A trademark can be objected on various grounds and reasons, through this article we would discuss some of the major reasons which lead to objection of a particular trade mark
Soon after the application for the trade mark is filed, the trader mark examiner goes through the application and also looks for earlier trademarks which are identical to the one being applied for. Once he is done with the screening process, he files the report termed as trade mark examination report.
One of the most common mistakes while filing a trade mark is the use of incorrect form. If the trade mark application is not made on a proper form, the trade mark examiner raises the trademark objection at the preliminary level. Once the trade mark examiner advises on the correct use of the form, the applicant can overcome the discrepancy by filing a request via form TM-16.
Missing out on filing Trademark form TM-48
In case of a trademark application filed by Trademark attorney or Trademark agent on behalf of the applicant, it is mandatory to include the TM-48 form.
On occasions, when the said form is not attached, the Trademark examiner advises to attach a duly signed Power of Attorney in favour of the agent. Even in this case, the corrective measure is ensured by requesting to correct the application by filing a TM-16 form.
If the applicant has not mentioned the place of business or if the applicants address for services in India (when the foreign party is involved) is not mentioned, the examiner swings into action and raises the objection. He may advise the applicant to bring to record the principal place of business by filing the form TM-16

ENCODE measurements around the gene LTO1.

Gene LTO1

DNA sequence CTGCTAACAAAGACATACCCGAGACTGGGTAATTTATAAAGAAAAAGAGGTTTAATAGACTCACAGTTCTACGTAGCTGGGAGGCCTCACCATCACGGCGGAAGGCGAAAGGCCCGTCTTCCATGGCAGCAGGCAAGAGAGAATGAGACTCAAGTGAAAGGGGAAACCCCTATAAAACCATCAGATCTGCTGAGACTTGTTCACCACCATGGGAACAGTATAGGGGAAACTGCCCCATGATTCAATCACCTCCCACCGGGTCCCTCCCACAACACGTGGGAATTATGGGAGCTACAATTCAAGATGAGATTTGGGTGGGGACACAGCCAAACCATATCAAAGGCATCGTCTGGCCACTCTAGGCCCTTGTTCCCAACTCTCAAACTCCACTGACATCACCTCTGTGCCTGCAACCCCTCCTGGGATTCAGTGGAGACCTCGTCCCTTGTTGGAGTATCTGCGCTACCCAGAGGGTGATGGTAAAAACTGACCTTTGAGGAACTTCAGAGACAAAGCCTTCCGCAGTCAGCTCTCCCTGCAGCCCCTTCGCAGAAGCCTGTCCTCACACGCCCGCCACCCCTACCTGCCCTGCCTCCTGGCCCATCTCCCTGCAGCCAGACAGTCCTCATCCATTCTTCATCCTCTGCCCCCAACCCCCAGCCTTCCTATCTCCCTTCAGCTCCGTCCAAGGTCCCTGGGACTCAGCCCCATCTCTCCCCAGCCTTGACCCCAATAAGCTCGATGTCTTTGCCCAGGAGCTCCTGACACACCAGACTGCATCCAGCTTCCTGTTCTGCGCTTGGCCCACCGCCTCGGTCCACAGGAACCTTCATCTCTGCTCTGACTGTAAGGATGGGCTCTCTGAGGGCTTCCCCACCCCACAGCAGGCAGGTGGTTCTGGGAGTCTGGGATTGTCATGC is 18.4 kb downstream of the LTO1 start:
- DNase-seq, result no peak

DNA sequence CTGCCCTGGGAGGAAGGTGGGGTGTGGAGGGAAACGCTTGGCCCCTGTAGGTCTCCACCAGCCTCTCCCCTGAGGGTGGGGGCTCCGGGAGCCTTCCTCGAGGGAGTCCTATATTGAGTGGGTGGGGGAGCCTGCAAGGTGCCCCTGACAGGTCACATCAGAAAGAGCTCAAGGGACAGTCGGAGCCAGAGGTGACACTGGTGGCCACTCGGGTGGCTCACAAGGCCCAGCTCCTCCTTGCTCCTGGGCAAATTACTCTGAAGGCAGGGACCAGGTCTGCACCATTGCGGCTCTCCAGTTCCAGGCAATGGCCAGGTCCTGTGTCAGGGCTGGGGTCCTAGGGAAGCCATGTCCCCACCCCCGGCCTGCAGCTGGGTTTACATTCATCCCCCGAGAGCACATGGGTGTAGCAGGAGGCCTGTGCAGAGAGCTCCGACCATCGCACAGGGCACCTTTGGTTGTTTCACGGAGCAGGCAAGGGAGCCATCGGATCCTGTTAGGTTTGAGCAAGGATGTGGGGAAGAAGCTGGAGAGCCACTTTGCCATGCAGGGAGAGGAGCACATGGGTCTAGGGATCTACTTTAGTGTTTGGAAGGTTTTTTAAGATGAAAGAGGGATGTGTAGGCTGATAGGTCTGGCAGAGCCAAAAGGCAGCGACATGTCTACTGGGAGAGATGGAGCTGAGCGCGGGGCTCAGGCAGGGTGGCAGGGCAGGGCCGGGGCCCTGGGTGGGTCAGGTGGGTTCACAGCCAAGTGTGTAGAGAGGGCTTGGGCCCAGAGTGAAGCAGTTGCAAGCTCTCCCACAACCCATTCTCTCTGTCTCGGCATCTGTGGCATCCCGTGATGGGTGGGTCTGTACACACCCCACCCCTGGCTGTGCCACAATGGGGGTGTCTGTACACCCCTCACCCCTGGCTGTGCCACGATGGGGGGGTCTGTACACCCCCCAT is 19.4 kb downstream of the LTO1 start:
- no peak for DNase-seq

Convoluted specification of goods and services
The services for which the trademark is sought need to be very specific and explained in detail for the trademark examiner to make an appropriate decision. If the applicant fails to do so and appears to have provided a vague description of his services encompassing a lot of unnecessary details, the trademark examiner is expected to raise his objection. The corrective measure involves filing the form TM-16 requesting to change the original application.
Same or similar trademark
Now this is one of the most important points. In case there is a similar or same trademark already in the market, the objection is raised by the trademark examiner. He may cite sections of the Trademark act to make the applicant understand the discrepancy better.
Section 11 (1) of the Trademark Act 1999 clearly states that since similar or identical marks are already there on the record, the new mark may create confusion in the minds of public.
If the applicant is confident of the originality of the trademark, he can reply to the examination report by saying that the marks mentioned in the report are different than the one filed by him. However, all his claims must be evidenced by substantial proofs.
Lacking distinctive character
If the trademark does not have the distinctive character to differentiate it from the goods and services provided by some other company or individual, it is liable to be objected. If the applicant thinks that the mark has distinctive features, he can object the absolute grounds for refusal of mark by filing an application and proof that the mark has established a distinctive feature due to its previous use.
A trademark examiner can raise objection if he thinks that the mark is potentially deceptive due to its nature, use or the products and services it is trying to sale. If the applicant wants to overcome the issue, he will have to file form TM-16 seeking to exclude goods and services from the specifications.